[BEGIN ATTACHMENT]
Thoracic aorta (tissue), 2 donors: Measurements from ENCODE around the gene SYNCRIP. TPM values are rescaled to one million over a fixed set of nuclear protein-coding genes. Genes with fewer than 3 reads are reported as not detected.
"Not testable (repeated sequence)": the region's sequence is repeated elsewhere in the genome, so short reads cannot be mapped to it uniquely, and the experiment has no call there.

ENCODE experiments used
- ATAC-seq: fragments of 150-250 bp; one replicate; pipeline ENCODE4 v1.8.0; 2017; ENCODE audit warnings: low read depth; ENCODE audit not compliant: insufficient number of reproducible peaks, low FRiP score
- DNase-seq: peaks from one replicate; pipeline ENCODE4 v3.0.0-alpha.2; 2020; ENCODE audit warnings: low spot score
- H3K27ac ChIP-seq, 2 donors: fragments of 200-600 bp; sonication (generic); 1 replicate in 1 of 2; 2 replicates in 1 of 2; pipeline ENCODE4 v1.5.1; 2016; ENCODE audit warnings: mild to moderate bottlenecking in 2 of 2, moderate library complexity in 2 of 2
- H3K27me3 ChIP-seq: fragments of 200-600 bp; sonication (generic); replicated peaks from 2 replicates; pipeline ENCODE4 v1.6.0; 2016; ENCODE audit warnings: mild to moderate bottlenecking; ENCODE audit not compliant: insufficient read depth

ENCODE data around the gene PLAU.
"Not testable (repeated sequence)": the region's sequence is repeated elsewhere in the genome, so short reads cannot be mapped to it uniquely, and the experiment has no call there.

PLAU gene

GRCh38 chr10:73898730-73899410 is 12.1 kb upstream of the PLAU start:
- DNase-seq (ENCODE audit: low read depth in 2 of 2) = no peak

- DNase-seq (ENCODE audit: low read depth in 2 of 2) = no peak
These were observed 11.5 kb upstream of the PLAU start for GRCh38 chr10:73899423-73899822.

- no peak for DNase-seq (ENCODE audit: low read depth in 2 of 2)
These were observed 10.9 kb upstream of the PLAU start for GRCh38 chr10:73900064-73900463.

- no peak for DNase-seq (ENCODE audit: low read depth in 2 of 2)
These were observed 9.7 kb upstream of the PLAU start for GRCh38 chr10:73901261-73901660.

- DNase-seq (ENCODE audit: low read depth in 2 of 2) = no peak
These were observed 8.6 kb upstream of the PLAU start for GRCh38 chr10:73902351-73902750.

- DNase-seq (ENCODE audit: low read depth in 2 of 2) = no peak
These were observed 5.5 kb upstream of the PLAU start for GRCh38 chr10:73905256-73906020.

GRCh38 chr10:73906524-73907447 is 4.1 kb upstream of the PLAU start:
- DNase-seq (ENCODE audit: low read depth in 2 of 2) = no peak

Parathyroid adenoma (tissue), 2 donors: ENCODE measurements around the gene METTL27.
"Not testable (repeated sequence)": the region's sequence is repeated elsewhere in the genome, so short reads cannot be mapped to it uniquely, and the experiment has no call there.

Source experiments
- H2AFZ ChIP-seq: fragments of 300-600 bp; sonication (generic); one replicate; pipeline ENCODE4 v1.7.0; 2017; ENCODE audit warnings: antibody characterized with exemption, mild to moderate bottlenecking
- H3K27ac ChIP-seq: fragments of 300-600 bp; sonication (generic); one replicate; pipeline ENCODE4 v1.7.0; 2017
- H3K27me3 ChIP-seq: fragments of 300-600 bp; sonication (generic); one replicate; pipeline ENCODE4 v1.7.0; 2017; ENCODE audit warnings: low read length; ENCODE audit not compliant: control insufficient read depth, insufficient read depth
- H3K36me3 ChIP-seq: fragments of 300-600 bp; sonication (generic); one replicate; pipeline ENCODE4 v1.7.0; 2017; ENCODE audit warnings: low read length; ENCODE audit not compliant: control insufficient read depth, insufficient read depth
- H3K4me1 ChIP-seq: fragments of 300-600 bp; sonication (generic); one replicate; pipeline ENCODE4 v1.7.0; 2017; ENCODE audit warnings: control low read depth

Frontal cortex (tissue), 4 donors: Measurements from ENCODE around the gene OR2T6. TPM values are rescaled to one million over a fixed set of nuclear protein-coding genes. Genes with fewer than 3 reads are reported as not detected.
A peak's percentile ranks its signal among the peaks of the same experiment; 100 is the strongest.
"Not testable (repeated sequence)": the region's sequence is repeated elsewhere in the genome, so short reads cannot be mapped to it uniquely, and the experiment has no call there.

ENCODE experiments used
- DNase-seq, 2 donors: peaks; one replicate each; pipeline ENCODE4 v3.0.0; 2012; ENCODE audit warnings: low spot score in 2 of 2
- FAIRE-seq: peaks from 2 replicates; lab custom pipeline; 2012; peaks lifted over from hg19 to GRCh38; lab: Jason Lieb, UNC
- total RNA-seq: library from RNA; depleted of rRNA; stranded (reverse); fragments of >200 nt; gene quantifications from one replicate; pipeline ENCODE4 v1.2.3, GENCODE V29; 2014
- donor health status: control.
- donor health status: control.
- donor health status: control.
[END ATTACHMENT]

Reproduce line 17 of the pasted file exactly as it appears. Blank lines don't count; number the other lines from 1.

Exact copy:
- no peak for DNase-seq (ENCODE audit: low read depth in 2 of 2)